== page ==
US says Biden-Xi call expected to overshadow Taiwan, Ukraine tensions

WASHINGTON, July 26 (Reuters) – U.S. President Joe Biden and Chinese President Xi Jinping are expected to speak on Thursday amid renewed tensions over Russia’s invasion of Taiwan and Ukraine.

White House national security spokesman John Kirby told reporters on Tuesday that managing economic competition between the two countries will also be a focus of the call.

It was the fifth call between the leaders, and China has given the Biden administration heightened warnings about a possible visit by US House Speaker Nancy Pelosi to democratically-ruled Taiwan, which Beijing claims as its territory. read more

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“Tensions over Taiwan, the war in Ukraine, as well as how we best manage the rivalry between our two countries, certainly in the economic sphere,” Kirby said of the topics to be discussed.

“This is a long-planned call and these two leaders already have a pretty strong agenda to talk about,” he said.

Under its one-China policy, the US does not have official diplomatic relations with Taiwan, but is bound by US law to provide the island with the means to defend itself. Despite speculation about Pelosi’s possible trip, the White House reiterated that the position has not changed.

Kirby said Pelosi was in line for the presidency and her foreign travel involved US national security. But only she can decide about her journey.

The “bellicosity” in Beijing’s rhetoric about the potential trip is fueling tensions, he said.

“We find it unhelpful and certainly not necessary at least under the circumstances,” he said.

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The administration is debating whether to raise some tariffs on Chinese goods as a way to boost the U.S. economy, but a decision is not expected ahead of the call, Kirby said.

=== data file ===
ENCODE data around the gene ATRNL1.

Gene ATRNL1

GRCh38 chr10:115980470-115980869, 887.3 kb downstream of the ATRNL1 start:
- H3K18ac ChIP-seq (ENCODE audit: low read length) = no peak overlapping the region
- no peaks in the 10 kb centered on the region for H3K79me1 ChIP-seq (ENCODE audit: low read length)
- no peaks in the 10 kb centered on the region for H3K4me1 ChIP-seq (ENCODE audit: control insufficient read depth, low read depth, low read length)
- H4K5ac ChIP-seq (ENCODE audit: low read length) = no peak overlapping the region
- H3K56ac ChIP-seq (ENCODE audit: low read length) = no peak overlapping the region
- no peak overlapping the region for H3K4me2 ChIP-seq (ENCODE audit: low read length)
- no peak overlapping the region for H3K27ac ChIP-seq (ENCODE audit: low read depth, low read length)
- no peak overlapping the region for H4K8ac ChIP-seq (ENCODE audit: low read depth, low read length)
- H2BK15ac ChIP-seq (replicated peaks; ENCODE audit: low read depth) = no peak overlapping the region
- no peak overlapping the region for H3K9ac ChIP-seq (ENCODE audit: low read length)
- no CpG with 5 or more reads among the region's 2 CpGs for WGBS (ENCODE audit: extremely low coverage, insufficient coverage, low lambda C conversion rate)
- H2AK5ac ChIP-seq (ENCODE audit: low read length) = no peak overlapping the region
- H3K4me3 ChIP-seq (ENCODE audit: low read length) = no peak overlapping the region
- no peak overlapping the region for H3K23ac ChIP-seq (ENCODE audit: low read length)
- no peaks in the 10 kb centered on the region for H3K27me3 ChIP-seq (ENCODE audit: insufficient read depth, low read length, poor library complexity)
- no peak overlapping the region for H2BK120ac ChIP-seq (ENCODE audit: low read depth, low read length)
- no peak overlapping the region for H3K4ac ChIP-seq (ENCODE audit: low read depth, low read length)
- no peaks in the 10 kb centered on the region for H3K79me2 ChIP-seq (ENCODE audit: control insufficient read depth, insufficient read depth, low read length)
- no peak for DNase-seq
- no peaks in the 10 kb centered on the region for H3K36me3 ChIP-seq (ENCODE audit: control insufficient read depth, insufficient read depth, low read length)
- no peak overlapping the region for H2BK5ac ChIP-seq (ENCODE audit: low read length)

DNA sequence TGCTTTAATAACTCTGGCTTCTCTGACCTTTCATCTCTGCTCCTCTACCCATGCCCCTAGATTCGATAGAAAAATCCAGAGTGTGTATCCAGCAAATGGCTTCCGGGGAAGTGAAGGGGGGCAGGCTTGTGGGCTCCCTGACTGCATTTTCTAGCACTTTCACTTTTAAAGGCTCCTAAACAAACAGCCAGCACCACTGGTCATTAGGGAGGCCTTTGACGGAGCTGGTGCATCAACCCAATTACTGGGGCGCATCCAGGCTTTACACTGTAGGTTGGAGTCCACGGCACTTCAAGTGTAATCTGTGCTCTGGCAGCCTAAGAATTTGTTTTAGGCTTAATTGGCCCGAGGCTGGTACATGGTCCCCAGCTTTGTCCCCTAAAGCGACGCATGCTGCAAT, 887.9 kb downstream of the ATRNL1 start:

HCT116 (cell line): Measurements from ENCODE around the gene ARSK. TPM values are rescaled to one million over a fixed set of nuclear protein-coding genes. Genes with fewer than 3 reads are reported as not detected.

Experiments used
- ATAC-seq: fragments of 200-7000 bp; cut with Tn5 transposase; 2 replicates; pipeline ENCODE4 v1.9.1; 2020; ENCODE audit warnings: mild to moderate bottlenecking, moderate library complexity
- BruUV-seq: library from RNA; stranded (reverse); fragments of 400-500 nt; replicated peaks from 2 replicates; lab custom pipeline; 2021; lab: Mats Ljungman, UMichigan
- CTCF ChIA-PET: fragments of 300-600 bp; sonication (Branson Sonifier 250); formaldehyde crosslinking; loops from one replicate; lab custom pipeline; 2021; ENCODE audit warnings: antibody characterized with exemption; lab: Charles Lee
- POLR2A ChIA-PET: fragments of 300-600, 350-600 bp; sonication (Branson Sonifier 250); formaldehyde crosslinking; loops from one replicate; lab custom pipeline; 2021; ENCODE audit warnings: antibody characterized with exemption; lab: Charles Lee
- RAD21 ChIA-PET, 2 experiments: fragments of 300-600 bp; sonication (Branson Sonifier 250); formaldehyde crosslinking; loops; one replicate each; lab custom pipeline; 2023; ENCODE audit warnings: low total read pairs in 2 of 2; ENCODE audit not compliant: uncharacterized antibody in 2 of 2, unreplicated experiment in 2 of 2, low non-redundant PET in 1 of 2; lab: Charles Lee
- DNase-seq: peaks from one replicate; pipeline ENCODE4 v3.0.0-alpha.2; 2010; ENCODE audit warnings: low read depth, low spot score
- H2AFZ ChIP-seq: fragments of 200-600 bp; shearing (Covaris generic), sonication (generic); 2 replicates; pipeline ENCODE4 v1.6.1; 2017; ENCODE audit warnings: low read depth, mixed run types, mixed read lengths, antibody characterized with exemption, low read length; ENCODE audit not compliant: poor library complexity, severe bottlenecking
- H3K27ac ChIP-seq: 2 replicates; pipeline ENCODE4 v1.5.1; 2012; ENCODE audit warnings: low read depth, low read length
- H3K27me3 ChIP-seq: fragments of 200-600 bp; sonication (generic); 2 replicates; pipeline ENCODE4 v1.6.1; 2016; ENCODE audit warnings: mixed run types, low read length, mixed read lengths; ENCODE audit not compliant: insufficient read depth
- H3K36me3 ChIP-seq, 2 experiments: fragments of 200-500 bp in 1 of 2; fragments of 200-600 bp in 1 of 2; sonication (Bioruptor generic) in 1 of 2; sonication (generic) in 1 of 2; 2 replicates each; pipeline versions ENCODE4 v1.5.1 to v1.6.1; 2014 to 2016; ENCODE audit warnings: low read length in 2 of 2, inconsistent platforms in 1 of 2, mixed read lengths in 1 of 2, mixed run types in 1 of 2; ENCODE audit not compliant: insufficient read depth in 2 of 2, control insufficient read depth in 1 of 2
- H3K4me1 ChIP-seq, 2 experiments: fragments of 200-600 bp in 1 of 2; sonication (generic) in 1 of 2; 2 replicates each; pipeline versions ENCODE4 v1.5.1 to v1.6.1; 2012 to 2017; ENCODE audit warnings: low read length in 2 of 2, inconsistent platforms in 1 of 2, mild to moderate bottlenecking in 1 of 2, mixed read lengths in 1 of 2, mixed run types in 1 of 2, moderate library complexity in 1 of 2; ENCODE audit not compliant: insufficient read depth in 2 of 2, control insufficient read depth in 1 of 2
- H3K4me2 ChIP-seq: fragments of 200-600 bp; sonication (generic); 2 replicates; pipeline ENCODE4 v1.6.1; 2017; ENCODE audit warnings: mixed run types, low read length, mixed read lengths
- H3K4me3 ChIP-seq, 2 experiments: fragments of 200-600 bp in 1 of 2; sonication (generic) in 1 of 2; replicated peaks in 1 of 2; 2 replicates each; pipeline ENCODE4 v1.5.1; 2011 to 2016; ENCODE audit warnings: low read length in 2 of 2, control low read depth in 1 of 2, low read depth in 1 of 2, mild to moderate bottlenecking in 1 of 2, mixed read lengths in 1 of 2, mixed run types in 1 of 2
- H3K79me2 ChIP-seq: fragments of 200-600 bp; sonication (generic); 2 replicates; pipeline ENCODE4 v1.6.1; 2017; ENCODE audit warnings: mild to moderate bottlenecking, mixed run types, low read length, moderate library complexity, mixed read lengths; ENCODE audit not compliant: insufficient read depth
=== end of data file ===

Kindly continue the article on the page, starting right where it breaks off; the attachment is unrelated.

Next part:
U.S. President Joe Biden speaks with Chinese President Xi Jinping from the White House in Washington, U.S., on Nov. 15, 2021. REUTERS/Jonathan Ernst/File Photo

Biden has pushed for legislation known as the CHIPs Act to provide about $52 billion in subsidies to the U.S. semiconductor industry, as well as a $24 billion investment tax credit for chip plants. To compete economically with China.

“That’s my expectation, but I’ll let you know when it’s set up,” Biden told reporters, referring to a planned call with Xi during virtual comments urging passage of the legislation on Monday.

The Senate is expected to vote on the final passage in the coming days, and the US House may follow suit later this week. read more


The prospect of Pelosi’s trip is just one of a long list of disagreements affecting US-China relations.

Earlier on Tuesday, senior US officials blamed China for increased “provocations” against rival territorial claimants in the South China Sea and said the “aggressive and reckless behavior” of Chinese ships and aircraft was only a matter of time before a major incident or accident. . read more

Pelosi’s visit is the first by a House speaker since 1997, and China has said it is prepared to take stronger measures in response. read more

Daniel Russell, who served as the top U.S. diplomat for Asia under former President Barack Obama, said the Taiwan issue would create a real crisis without any U.S.-China mechanism to prevent it from escalating into conflict.

It’s unclear how much pressure the Biden administration is putting on Pelosi, but he said on the call that Xi could push the issue hard, adding: “We’re in a high-stakes moment that respects leaders in both countries. We have to tread carefully.”

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Still, Craig Singleton, senior China fellow at the Washington-based Foundation for Defense of Democracies, said Xi would try to keep calm as the economy faces a sluggish economy under pressure from tough domestic COVID-19 measures ahead of a key Communist Party congress. fall

“While Xi will be clear and direct in raising China’s objections to Speaker Pelosi’s visit, he will not allow that one issue to derail the entire conversation because doing so would further complicate his already difficult governing agenda,” Singleton said.

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Reporting by Steve Holland, Michael Martina, Alexandra Alber, Trevor Hunnicutt and David Brunstrom in Washington; Editing by Cynthia Osterman, Matthew Lewis, and Richard Bull

Our Standards: Thomson Reuters Trust Principles.

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